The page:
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Mandatory Repatriation Tax, Sixteenth Amendment, Income, Apportionment, Congressional powers


In June 2023, the Supreme Court granted the petition for a writ of certiorari in Moore v. United States, ostensibly a challenge to an obscure provision of the 2017 tax legislation. Moore’s real target is the constitutionality of federal wealth and accrual taxation, which policymakers have proposed to combat record inequality and raise revenue for social-welfare reform. At the center of the doctrinal dispute in Moore is a century-old case, Eisner v. Macomber, on which the Moore petitioners and other commentators have relied to argue that Congress has no power to tax wealth or unrealized gains—e.g., appreciation in unsold stocks. Most scholars agree that Macomber limited Congress’s taxing power to realized income, and they argue that subsequent cases have abrogated Macomber. However, the Supreme Court has never overruled—in fact, went out of its way not to overrule—Macomber, and some contend that it remains good law.

This Article reconceptualizes Macomber and analyzes its doctrinal implications for structural tax reform. In contrast to the prevailing scholarly views, it argues that Macomber is best read as a case turning on the absence of income rather than realization. Through careful analysis of the majority opinion and its doctrinal background, including constitutional challenges to the Civil War income tax, the Article articulates five interpretive models of Macomber. By examining little-read cases on the taxation of lease improvements and corporate reorganizations from the 1920s to the 1940s, the Article shows that Macomber’s doctrinal progeny eliminated three of those models, left undisturbed another, and reaffirmed the income-centric model. Under the income-centric model, Macomber poses no serious barrier to federal wealth or accretion taxation. In fact, it suggests avenues to designing a constitutional wealth tax that might otherwise fail judicial scrutiny. This firmer ground for a broad conception of the federal taxing power allows Congress to enact structural tax reform to vindicate our democracy’s commitment to egalitarianism and distributive justice.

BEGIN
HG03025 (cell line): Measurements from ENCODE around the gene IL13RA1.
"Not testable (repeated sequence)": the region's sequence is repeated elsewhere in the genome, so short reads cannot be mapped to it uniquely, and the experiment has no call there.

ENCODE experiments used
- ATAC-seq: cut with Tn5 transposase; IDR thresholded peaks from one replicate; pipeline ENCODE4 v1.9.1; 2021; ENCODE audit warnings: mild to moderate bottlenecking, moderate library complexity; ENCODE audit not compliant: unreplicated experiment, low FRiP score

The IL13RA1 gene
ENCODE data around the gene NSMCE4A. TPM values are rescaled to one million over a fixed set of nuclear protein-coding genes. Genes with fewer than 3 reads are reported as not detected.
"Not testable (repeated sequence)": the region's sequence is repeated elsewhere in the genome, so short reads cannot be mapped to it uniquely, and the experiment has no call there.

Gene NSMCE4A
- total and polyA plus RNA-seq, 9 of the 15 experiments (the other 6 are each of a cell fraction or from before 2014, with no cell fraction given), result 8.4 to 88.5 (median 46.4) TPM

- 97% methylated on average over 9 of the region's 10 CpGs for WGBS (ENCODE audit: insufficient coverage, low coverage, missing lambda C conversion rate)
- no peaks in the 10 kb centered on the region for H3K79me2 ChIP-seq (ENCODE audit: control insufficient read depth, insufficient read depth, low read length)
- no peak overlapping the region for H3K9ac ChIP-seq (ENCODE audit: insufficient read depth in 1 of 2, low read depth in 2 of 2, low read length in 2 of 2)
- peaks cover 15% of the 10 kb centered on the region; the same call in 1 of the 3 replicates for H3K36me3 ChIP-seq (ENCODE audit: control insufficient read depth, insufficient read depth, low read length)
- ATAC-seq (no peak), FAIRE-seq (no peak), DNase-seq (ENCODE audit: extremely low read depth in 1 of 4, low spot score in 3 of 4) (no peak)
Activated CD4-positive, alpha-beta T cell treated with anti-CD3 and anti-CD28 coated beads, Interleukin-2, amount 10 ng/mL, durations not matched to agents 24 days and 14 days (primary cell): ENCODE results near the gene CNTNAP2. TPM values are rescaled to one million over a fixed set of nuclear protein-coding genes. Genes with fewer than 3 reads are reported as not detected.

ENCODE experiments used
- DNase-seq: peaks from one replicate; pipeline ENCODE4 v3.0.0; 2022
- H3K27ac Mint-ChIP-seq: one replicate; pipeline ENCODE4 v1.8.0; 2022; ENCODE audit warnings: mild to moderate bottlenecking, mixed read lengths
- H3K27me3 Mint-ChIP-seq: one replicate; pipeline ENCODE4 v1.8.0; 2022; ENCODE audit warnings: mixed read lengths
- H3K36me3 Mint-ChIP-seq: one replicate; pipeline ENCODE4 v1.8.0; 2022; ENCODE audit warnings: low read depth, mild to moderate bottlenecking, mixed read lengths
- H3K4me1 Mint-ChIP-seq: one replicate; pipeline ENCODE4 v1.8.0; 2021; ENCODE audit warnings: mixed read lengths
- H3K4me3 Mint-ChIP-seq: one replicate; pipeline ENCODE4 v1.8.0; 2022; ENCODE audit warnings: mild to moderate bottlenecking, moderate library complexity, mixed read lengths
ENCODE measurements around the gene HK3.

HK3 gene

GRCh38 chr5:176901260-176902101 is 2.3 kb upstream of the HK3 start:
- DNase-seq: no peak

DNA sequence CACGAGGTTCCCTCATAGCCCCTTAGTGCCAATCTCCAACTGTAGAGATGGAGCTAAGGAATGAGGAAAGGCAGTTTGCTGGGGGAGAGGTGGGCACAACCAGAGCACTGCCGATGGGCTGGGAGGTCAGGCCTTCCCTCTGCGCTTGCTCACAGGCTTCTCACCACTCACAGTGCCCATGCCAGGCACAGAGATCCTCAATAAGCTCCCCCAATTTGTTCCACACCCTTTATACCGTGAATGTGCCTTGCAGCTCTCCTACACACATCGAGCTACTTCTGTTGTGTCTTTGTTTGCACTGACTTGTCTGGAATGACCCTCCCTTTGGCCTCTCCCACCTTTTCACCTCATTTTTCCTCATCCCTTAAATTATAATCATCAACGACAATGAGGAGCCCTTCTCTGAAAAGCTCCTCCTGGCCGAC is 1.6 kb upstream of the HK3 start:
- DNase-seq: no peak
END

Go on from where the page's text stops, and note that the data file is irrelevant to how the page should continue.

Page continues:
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The George Washington Law Review